Failures have shaped Gregg Popovich, even if he denies it a million times
When the topic of Olympic basketball is brought up, thoughts of greatness often come up in the minds of people — Charles Barkley running a one-man fast break, Michael Jordan‘s air maneuvers around Toni Kukoc before he was drafted in the NBA, and Vince Carter‘s absolute destruction of Frederic Weis back in 2000.
But that 2004 Larry Brown-led team that made it to Athens fell very short of that standard. Sporting a 5-and-3 record and a loss to Argentina in the semifinals, Popovich knew he would be the ideal coach to get the team back on the right track.
After being appointed at the helm of the national team starting next year, Popovich has plenty of things on his international agenda. Namely how to replace talents like Chris Paul, LeBron James, and Carmelo Anthony who are going into the later stages of their careers. Though the main concern being how to catch up to a growing international game that has been catching up to ours in the past 30 years.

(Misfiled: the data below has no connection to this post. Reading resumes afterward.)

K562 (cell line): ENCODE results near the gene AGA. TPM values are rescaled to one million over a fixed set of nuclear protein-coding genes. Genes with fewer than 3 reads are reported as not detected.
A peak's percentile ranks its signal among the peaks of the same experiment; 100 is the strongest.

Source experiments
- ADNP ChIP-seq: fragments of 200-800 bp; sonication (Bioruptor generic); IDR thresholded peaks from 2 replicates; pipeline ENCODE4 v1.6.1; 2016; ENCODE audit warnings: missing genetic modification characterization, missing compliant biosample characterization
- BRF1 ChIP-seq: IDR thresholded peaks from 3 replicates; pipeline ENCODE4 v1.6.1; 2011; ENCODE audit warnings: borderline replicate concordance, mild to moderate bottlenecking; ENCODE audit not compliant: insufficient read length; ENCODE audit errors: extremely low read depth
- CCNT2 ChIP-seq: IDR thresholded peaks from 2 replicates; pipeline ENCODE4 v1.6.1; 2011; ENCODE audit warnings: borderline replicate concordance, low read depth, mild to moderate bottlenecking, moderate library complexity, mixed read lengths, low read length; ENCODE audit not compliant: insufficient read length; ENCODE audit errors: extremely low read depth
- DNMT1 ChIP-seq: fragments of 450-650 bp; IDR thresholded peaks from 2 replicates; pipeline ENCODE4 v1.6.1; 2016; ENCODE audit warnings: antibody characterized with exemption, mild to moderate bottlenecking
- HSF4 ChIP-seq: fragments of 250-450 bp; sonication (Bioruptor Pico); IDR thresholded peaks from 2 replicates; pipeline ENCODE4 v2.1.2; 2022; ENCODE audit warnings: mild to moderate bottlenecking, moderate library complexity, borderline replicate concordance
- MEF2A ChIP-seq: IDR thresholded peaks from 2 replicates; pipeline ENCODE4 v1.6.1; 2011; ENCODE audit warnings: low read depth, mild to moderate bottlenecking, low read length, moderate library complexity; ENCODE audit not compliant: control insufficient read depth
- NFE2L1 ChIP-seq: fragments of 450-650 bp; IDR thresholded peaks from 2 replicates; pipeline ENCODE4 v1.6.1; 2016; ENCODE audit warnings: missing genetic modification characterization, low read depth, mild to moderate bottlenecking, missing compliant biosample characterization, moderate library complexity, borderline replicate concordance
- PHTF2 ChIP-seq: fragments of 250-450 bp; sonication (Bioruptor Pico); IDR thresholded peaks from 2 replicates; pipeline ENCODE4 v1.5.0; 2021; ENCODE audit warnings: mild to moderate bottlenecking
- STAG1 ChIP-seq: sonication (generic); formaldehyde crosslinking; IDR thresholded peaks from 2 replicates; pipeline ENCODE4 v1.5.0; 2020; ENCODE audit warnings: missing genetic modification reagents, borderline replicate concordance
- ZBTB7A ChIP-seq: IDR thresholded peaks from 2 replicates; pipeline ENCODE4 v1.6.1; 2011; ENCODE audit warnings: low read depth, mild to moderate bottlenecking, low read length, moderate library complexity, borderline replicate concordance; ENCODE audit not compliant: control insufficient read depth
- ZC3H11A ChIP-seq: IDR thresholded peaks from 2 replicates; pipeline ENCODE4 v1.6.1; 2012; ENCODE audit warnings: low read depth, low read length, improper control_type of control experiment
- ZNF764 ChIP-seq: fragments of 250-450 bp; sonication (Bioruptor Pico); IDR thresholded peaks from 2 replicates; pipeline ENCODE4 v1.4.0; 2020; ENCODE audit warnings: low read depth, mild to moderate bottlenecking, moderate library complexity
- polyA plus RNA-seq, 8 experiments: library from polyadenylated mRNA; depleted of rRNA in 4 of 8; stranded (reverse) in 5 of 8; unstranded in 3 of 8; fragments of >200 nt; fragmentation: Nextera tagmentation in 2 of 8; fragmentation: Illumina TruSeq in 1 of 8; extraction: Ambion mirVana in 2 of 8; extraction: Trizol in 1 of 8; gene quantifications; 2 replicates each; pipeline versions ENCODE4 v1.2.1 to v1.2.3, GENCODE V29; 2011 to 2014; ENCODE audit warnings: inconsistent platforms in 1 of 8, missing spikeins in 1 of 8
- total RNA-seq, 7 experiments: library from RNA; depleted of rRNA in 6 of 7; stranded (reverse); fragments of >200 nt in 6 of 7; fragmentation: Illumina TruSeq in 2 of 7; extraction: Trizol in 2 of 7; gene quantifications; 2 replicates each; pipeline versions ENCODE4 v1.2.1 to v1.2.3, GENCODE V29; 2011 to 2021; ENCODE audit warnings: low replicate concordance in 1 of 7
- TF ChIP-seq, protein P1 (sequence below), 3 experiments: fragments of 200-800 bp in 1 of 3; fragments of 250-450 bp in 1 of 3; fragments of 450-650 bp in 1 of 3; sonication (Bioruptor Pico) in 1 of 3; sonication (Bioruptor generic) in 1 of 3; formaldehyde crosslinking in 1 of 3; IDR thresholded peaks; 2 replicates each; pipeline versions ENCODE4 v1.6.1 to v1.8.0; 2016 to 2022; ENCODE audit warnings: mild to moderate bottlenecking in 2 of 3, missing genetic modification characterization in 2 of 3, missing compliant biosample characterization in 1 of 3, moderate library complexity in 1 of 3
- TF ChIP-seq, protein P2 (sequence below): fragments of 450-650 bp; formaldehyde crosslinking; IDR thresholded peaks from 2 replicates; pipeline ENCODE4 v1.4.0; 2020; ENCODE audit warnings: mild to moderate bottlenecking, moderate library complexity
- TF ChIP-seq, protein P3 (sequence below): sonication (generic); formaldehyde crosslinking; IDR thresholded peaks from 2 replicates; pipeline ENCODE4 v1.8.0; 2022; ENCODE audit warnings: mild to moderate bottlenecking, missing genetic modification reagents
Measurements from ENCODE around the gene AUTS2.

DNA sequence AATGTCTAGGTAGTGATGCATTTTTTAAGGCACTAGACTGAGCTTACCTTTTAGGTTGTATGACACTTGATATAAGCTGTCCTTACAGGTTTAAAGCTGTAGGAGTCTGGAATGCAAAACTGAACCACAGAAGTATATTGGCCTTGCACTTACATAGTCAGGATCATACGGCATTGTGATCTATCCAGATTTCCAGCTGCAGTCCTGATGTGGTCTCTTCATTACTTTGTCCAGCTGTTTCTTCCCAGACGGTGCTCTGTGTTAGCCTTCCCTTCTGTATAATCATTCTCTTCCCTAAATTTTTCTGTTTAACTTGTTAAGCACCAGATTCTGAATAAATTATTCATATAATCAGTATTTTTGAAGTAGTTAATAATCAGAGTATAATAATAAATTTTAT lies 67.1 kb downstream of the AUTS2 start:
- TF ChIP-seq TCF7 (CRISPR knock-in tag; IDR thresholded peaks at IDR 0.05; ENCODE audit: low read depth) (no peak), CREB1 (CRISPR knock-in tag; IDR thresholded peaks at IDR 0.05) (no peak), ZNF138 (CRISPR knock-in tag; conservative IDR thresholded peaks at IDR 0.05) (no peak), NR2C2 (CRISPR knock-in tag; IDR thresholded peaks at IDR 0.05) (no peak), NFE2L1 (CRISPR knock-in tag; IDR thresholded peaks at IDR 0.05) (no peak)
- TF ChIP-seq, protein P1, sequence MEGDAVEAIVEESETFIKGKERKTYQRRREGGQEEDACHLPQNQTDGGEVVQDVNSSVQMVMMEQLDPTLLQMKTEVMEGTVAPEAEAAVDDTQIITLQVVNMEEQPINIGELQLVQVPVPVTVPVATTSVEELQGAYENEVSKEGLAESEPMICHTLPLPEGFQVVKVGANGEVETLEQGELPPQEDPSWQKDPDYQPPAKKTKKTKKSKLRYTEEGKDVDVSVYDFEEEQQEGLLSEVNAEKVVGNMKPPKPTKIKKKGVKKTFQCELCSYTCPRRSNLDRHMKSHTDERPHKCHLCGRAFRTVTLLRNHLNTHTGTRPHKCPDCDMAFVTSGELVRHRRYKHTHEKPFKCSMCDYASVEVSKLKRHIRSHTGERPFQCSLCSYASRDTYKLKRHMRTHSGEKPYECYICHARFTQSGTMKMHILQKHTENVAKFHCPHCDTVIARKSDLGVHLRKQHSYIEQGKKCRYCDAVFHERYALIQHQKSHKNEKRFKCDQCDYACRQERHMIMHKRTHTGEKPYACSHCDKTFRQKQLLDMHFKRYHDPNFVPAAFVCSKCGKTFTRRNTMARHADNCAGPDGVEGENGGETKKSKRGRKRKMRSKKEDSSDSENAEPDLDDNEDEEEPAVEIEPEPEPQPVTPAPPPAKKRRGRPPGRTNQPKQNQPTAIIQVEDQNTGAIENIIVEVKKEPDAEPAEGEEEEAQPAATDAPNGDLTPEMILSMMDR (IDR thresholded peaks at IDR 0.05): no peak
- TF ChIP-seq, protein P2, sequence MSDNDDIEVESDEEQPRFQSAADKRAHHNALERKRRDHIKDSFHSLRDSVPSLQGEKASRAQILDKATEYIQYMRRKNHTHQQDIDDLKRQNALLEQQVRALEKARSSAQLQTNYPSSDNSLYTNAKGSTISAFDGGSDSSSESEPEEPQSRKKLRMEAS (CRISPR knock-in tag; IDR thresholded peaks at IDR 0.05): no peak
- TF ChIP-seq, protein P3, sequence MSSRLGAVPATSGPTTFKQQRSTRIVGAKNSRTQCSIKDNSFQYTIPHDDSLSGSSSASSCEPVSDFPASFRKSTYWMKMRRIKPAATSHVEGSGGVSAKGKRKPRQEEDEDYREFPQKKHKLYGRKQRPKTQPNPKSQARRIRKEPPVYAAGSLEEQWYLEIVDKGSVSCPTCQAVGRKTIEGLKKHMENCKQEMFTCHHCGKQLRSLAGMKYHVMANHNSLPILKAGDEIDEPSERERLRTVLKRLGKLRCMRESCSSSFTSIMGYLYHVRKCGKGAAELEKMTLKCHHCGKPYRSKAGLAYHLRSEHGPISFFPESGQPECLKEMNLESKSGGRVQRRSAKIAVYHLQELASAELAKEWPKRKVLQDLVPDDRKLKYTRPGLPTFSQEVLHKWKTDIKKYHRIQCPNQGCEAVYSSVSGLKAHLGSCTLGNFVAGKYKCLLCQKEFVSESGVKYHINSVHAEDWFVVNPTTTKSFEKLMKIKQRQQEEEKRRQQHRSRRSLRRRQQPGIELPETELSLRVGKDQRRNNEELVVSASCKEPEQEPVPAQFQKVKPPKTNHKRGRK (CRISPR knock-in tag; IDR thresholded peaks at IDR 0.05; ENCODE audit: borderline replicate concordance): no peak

Krzyzewski had an uninspiring performance in these Olympics, where he seemed to put more effort into managing egos and keeping them from running into each other, than running actual basketball plays.
Popovich will look to put his own twist into this future team, with his much revered ‘no-nonsense/let’s not kid ourselves’ style of coaching.
His ability to communicate things bluntly and being a straight shooter is often what his players value in him, which could be a great asset for years to come.
Former Spurs assistant coach Mike Budenholzer told ESPN’s Jackie MacMullan an incredible description of Gregg Popovich’s demeanor.
“People ask me all the time, ‘Is he really that grumpy?’. I tell them, ‘Yes, but he’s also that incredibly nice.’ It’s real and it’s genuine. He’s all about the truth.”